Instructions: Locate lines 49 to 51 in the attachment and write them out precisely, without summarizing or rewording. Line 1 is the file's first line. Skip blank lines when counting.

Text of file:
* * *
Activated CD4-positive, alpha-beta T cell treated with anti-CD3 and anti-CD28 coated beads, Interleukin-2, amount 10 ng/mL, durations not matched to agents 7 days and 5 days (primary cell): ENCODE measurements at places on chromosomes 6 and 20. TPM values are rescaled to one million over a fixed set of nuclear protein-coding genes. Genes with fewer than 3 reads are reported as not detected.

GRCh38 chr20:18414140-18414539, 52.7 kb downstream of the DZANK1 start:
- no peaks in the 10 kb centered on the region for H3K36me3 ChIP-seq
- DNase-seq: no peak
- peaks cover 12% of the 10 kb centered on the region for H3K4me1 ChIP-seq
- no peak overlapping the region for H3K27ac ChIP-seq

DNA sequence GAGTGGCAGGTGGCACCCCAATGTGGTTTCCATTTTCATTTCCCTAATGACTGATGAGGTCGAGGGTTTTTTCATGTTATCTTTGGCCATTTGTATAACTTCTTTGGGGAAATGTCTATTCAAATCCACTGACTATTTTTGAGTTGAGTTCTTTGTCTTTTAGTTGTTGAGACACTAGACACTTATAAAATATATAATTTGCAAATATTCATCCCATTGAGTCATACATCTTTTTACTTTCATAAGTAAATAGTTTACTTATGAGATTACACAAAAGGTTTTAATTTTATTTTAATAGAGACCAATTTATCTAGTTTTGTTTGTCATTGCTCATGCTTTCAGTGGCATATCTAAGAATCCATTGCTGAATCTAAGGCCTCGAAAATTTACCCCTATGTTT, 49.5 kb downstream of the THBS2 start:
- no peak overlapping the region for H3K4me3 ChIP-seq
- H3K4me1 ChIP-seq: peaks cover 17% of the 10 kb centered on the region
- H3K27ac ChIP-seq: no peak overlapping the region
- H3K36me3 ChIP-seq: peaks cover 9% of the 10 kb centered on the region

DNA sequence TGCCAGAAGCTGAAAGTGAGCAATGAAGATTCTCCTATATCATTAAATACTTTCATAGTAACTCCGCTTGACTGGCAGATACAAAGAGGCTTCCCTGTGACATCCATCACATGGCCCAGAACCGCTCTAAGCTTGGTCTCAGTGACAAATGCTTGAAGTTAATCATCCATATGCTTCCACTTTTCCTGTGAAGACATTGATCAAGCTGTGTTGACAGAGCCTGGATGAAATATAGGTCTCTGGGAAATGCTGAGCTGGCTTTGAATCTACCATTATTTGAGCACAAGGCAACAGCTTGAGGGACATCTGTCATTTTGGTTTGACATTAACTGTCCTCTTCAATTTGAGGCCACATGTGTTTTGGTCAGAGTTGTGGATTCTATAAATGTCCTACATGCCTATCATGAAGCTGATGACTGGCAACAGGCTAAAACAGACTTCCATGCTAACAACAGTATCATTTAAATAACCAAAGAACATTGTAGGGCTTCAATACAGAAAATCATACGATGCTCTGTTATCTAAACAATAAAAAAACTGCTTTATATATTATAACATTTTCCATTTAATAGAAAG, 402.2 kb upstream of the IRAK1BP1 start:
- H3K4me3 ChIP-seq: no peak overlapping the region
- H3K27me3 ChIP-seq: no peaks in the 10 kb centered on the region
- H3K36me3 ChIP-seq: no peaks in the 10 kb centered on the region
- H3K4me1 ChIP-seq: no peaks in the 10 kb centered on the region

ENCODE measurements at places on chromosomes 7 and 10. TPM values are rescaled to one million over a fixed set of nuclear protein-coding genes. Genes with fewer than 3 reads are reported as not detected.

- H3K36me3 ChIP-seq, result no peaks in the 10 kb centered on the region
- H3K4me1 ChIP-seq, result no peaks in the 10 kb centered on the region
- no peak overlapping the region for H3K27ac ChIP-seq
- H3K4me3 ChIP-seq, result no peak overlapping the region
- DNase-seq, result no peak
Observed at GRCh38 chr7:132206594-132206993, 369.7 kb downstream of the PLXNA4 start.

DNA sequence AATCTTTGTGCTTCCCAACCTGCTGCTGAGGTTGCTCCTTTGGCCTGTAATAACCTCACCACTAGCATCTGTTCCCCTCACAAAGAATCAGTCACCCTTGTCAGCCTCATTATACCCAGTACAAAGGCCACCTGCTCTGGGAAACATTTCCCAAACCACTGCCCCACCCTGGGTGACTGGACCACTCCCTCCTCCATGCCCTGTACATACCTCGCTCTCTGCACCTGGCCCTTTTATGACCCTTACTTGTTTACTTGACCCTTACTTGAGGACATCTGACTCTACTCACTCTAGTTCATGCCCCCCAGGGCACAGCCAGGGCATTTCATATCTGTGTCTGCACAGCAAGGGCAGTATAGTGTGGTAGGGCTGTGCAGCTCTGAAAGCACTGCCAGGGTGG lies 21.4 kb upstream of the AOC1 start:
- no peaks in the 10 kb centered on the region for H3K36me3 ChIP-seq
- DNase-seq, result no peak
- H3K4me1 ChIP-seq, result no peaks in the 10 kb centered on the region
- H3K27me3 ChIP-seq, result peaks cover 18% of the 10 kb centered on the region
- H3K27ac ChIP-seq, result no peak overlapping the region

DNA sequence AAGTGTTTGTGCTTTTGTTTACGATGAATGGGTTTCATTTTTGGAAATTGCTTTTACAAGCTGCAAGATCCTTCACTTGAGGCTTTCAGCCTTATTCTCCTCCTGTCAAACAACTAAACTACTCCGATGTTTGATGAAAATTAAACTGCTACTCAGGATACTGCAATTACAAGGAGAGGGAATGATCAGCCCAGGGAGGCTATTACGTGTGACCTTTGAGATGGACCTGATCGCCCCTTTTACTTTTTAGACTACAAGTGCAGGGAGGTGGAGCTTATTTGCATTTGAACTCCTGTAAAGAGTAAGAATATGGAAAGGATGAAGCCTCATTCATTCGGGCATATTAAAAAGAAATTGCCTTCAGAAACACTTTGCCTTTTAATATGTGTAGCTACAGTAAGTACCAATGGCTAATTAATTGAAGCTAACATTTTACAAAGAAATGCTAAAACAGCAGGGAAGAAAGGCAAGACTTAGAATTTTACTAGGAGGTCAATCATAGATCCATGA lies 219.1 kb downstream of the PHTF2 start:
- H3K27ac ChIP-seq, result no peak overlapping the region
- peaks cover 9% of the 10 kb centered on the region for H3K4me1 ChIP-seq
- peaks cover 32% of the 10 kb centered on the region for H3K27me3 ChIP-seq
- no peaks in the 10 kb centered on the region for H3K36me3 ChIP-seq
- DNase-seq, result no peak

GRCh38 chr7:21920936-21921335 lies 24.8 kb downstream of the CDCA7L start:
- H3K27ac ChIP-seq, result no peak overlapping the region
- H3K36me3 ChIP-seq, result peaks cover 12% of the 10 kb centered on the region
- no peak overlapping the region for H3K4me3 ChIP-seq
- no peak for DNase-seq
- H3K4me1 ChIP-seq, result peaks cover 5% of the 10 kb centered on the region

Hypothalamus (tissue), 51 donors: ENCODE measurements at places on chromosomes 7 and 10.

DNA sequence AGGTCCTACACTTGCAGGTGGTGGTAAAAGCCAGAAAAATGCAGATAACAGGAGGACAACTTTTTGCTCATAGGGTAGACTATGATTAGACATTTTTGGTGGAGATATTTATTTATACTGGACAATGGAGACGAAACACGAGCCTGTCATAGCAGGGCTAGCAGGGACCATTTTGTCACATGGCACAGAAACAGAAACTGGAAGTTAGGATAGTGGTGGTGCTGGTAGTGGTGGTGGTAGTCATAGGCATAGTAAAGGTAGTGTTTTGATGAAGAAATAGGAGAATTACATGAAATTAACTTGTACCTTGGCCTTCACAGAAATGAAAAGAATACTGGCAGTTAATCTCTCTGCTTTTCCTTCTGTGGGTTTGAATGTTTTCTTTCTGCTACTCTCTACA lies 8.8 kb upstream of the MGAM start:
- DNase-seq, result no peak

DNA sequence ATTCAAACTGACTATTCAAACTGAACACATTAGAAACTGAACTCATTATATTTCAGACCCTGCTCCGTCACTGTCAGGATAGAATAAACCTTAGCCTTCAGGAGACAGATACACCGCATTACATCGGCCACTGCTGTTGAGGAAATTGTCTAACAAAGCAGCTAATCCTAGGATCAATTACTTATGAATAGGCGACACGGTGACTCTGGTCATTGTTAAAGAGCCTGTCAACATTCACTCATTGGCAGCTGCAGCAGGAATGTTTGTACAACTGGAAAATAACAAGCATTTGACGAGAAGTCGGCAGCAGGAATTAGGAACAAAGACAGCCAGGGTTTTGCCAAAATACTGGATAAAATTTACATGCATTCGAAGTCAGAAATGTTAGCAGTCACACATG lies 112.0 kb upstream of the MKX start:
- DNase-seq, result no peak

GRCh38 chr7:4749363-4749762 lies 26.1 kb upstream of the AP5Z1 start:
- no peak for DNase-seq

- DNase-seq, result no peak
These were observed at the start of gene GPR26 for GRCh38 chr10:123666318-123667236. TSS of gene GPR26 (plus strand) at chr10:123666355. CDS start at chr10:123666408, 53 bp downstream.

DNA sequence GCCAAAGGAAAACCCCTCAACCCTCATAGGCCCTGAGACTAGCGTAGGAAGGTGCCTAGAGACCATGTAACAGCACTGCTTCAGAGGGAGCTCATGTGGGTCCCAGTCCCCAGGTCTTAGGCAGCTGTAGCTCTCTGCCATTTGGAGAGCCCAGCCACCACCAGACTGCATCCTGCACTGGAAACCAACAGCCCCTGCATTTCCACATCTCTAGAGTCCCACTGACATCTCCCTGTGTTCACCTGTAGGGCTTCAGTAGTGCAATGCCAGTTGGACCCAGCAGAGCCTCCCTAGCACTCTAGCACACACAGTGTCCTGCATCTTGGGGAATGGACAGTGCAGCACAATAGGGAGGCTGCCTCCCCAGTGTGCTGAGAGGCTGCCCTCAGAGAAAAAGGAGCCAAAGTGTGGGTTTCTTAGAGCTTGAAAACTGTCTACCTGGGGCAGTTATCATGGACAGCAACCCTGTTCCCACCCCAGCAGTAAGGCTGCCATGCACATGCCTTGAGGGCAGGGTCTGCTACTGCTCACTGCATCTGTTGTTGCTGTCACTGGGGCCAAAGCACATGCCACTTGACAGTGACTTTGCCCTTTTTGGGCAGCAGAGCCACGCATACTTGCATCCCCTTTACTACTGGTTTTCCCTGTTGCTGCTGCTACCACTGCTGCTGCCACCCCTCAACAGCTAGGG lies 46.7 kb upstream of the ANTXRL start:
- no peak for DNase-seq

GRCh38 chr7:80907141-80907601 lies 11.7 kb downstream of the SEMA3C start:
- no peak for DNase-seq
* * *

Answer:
- DNase-seq, result no peak
These were observed at the start of gene GPR26 for GRCh38 chr10:123666318-123667236. TSS of gene GPR26 (plus strand) at chr10:123666355. CDS start at chr10:123666408, 53 bp downstream.

DNA sequence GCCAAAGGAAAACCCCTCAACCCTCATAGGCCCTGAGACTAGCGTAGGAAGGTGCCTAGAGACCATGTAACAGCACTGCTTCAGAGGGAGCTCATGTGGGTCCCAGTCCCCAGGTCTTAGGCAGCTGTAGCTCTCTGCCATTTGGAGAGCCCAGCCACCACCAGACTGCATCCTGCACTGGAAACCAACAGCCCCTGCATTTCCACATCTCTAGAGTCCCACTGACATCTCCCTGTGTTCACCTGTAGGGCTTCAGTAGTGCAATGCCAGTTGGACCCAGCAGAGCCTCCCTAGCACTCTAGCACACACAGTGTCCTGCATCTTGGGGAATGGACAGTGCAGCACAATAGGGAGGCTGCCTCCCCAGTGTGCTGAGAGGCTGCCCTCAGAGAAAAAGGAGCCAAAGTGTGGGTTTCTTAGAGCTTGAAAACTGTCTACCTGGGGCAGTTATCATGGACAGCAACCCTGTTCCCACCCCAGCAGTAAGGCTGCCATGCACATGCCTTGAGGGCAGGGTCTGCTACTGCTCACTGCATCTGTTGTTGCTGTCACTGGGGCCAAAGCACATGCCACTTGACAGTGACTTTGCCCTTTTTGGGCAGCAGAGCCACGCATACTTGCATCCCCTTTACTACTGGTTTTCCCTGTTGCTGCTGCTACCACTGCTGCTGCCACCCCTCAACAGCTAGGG lies 46.7 kb upstream of the ANTXRL start: